augmented_image = data_augmentation(np.array(images[i], dtype=jnp.float32))
augmented_images.append(augmented_image)
ax = plt.subplot(3, 3, i + 1)
plt.imshow(augmented_images[i].astype("uint8"))
plt.axis("off")
```

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## Create VMAP Dataset

When creating the augmented images above, we used a for loop. However, we don't want to do this when training the model because it's inefficient. The solution is to use a mapping function that will do this automatically. Fortunately JAX, ships with the `vmap`

function that enables you to easily convert a function designed for a single example to run in a batch.

`jit_data_augmentation = jax.vmap(data_augmentation)`

## Convert Dataset to NumPy Arrays

The resulting data will be TensorFlow tensors because we used TensorFlow to process the data. However, passing TensorFlow tensors to a JAX model will lead to data type errors. We, therefore, have to convert the image data to NumPy arrays.

Start by shuffling the dataset and applying the scale and resizing functions.

```
AUTOTUNE = tf.data.AUTOTUNE
def prepare(ds, shuffle=False):
# Rescale and resize all datasets.
ds = ds.map(lambda x, y: (resize_and_rescale(x), y), num_parallel_calls=AUTOTUNE)
if shuffle:
ds = ds.shuffle(1000)
# Use buffered prefetching on all datasets.
return ds.prefetch(buffer_size=AUTOTUNE)
train_ds = prepare(training_set, shuffle=True)
val_ds = prepare(validation_set)
evaluation_set = prepare(eval_set)
```

Next, convert the datasets into NumPy arrays using TensorFlow datasets:

```
def get_batches(ds):
data = ds.prefetch(1)
# tfds.dataset_as_numpy converts the tf.data.Dataset into an iterable of NumPy arrays
return tfds.as_numpy(data)
training_data = get_batches(train_ds)
validation_data = get_batches(val_ds)
evaluation_data = get_batches(evaluation_set)
```

## Create CNN in JAX

Defining a CNN in JAX can be done using the setup or compact way. Here's a CNN network with 3 convolutional blocks:

```
class_names = training_set.class_names
num_classes = len(class_names)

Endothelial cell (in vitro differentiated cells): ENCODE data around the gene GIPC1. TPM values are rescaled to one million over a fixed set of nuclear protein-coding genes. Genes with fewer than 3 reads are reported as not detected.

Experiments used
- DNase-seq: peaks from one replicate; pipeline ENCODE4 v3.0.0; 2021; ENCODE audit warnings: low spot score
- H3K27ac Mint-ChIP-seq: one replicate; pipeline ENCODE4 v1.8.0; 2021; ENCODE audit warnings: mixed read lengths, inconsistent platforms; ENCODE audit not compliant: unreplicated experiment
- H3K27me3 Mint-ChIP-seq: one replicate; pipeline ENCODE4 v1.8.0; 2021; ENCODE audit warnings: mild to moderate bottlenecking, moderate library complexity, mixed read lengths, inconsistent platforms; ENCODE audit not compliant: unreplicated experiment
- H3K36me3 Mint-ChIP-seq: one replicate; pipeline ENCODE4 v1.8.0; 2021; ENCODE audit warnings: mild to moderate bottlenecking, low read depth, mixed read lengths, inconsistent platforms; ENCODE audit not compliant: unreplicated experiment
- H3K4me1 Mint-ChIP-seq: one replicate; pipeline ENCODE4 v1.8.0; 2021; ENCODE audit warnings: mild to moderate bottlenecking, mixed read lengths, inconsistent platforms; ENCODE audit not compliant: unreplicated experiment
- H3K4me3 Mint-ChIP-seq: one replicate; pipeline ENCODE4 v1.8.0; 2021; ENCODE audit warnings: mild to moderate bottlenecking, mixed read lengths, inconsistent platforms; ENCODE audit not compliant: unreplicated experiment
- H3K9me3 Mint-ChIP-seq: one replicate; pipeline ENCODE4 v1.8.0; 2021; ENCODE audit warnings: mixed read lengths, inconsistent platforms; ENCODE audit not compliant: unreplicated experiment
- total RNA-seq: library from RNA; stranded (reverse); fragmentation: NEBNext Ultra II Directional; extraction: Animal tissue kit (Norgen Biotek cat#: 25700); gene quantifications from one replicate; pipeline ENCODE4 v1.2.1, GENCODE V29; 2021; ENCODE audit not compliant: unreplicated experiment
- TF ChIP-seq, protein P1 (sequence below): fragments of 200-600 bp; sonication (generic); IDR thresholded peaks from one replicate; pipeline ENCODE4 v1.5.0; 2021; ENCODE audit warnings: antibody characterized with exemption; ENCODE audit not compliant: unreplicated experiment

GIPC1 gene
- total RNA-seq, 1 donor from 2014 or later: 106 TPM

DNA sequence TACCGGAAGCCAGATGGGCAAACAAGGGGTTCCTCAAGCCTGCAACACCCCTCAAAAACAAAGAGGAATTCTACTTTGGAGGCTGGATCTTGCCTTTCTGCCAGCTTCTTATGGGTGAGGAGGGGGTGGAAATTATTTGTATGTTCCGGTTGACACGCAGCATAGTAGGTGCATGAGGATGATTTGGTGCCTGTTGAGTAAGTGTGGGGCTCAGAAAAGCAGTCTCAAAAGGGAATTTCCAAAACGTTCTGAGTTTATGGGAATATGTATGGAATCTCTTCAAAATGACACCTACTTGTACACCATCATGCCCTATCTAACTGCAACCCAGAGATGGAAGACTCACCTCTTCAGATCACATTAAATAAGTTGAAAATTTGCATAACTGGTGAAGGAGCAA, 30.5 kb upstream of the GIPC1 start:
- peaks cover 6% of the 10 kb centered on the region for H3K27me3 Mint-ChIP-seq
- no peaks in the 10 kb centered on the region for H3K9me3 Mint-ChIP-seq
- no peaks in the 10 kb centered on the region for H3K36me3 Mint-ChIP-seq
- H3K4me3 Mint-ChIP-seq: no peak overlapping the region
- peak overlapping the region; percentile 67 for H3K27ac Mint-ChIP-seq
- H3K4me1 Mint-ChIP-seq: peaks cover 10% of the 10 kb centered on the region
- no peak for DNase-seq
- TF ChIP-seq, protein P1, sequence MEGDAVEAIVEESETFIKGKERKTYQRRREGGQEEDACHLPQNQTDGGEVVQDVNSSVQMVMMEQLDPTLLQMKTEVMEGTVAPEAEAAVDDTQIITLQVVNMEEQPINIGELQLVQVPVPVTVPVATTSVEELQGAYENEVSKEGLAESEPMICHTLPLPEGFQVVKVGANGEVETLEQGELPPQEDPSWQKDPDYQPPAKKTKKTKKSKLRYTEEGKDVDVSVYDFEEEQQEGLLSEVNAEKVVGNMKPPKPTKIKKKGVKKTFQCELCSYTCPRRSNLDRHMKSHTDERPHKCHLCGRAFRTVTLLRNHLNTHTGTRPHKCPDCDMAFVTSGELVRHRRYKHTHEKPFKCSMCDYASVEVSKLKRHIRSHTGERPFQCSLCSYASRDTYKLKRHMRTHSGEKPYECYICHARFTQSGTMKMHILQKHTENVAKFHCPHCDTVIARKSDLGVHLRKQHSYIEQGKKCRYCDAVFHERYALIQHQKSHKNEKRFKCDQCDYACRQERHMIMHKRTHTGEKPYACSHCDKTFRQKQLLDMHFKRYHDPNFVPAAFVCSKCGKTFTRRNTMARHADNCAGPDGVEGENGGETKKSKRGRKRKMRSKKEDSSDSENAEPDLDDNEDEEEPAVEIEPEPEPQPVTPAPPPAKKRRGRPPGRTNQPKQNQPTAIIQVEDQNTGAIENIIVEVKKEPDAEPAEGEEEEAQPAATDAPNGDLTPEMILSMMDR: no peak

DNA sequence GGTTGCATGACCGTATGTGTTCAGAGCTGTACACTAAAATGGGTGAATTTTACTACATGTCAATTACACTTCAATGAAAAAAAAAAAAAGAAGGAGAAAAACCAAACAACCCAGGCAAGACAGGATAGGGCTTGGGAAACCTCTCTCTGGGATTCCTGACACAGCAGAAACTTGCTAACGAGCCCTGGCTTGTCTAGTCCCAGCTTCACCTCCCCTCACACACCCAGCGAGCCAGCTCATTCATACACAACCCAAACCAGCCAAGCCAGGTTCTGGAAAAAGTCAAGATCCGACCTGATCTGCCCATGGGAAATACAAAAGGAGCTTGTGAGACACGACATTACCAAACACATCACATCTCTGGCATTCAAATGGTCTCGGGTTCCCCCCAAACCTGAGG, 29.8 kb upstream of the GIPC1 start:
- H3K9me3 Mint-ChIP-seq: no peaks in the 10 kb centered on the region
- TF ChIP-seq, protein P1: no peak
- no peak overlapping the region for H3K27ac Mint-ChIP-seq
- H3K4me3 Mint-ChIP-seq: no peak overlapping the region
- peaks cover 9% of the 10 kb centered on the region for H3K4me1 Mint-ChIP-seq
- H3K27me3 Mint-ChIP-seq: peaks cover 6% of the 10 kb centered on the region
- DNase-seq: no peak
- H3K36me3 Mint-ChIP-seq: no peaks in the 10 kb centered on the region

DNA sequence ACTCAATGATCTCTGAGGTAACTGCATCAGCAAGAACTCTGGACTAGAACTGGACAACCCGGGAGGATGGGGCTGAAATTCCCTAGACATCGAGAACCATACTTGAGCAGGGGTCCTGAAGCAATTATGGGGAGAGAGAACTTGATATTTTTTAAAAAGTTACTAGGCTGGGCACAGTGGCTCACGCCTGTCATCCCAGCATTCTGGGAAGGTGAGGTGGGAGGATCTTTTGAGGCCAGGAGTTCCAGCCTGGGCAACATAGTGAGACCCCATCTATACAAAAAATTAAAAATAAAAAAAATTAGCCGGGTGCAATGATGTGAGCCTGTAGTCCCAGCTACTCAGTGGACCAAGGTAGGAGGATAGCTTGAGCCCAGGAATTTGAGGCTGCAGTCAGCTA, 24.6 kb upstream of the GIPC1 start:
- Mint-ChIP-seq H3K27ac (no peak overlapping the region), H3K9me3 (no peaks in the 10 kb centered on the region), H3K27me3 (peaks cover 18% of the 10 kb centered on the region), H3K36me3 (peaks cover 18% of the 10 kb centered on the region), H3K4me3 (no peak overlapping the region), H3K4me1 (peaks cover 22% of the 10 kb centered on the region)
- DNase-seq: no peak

class CNN(nn.Module):
@nn.compact
def __call__(self, x):
x = nn.Conv(features=128, kernel_size=(3, 3))(x)
x = nn.relu(x)
x = nn.max_pool(x, window_shape=(2, 2), strides=(2, 2))
x = nn.Conv(features=64, kernel_size=(3, 3))(x)
x = nn.relu(x)
x = nn.max_pool(x, window_shape=(2, 2), strides=(2, 2))
x = nn.Conv(features=32, kernel_size=(3, 3))(x)
x = nn.relu(x)
x = nn.max_pool(x, window_shape=(2, 2), strides=(2, 2))
x = x.reshape((x.shape[0], -1)) # flatten
x = nn.Dense(features=256)(x)
x = nn.Dense(features=128)(x)
x = nn.relu(x)
x = nn.Dense(features=num_classes)(x)
return x
```

Each CNN block has a different number of features but they all have the same **kernel size**, window shape, and **pooling strides**. The convolutional layers are responsible for reducing the size of the image resulting in a **feature map**. This is done by passing the image through a kernel, usually a 3 by 3 matrix. The size of the feature map is the same as the size of the image because the padding argument is `SAME`

by default. No padding is applied with the `VALID`

option.

The **ReLU activation** is applied to ensure non-linearity in the network.

Pooling reduces the size of the feature map further by applying a **pooling filter**, usually a 2 by 2 matrix. **Max pooling** picks the largest value in each box while **pooled** computes the mean of the values in a certain box.

We flatted the** pooled feature map** before passing it to the fully connected layers. This results in a single column known as a **flattened feature map**.

## Initialize JAX CNN Model

Initialize the JAX CNN model with a data sample that is the same shape as the expected image dataset to create the model parameters. The initialization process requires a pseudo-random number (PRNG) key.

```
model = CNN()
inp = jnp.ones([1, IMG_SIZE, IMG_SIZE, 3])
# Initialize the model
params = model.init(init_rng, inp)
# print(params)
```

The structure of the parameters is the same as the CNN network you defined. The `kernel`

part indicates the **weights and biases** of the JAX CNN model. Apply the model to a sample input and check the output: